Liberalism in the classical sense isn’t the opposite of conservativism but rather “the proposition that we’re all free to do as we please, other than to impede the freedoms of others,” writes Timothy Ferris in the Future Issue of The Oxford American (#70).
“An independent political philosophy with no inherent ties to either the left or the right,” he explains, “liberalism forms the basis of liberal democracy, the most popular and successful form of governance ever deployed.”
Liberalism has been widely embraced, posits Ferris, with most Americans sharing basic classical liberal beliefs and liberal democracies comprising “nearly half of all humanity.” But one thing could be its undoing: catastrophic climate change.
“The liberal democracies have already demonstrated a disturbing tendency to revert to authoritarianism in times of emergency,” he notes, citing Abraham Lincoln’s suspension of habeas corpus during the Civil War, FDR’s confinement of Japanese Americans in concentration camps during World War II, and George W. Bush’s disregard for due process at Guantánamo Bay.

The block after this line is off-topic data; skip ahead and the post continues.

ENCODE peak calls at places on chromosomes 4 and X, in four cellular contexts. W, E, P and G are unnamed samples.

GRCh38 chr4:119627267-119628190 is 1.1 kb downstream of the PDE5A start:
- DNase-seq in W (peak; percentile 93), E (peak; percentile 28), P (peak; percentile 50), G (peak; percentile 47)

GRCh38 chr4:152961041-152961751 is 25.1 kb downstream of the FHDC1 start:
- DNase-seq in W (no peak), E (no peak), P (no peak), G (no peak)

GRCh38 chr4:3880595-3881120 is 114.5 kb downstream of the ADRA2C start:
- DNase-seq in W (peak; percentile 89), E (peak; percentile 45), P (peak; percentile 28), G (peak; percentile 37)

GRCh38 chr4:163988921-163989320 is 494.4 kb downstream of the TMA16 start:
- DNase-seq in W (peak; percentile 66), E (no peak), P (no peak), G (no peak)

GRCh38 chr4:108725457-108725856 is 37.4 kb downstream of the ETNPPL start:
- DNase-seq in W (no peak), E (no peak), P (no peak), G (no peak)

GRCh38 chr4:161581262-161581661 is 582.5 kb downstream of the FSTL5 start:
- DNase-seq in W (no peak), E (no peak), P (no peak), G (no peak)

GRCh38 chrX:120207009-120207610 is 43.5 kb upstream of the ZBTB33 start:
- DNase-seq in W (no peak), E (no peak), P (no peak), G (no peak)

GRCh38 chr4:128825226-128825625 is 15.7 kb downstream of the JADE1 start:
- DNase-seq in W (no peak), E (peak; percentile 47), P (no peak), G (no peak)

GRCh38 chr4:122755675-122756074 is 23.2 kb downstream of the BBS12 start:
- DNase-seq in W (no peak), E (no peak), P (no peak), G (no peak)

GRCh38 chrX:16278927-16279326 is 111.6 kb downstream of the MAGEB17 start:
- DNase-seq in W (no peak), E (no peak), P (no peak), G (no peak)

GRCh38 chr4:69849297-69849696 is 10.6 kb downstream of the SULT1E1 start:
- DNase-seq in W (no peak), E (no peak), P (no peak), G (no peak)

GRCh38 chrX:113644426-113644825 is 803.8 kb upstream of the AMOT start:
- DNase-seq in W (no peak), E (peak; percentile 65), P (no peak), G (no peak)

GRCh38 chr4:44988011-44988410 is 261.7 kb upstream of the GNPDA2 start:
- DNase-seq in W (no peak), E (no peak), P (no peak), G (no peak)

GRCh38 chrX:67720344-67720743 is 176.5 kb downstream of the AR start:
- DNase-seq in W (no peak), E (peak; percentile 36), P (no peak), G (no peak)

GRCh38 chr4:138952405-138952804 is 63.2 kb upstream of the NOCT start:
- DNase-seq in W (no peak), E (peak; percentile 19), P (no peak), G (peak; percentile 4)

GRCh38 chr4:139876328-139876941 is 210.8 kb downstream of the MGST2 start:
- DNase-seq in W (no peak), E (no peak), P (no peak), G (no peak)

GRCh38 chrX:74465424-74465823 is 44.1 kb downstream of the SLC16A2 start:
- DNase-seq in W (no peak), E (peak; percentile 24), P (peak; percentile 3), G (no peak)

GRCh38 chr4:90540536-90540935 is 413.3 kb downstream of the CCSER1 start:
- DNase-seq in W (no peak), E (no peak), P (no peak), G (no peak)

The next emergency, he suggests, is imminent: “Too many conservatives think global warming can be dismissed as a socialist conspiracy. Too many progressives agree with the 90-year-old ecologist James Lovelock that ‘it may be necessary to put democracy on hold for a while’ in order to deal with global warming. There is a real danger of our running aground between these two big, ignorant, smug schools of thought—and a real need for those who comprehend the threat to start speaking out more forcefully about it.”
In other words, the best way to preserve the red, white, and blue is by going green now.
Image by addedentry, licensed under Creative Commons.
This article first appeared in the January-February 2011 issue of Utne Reader.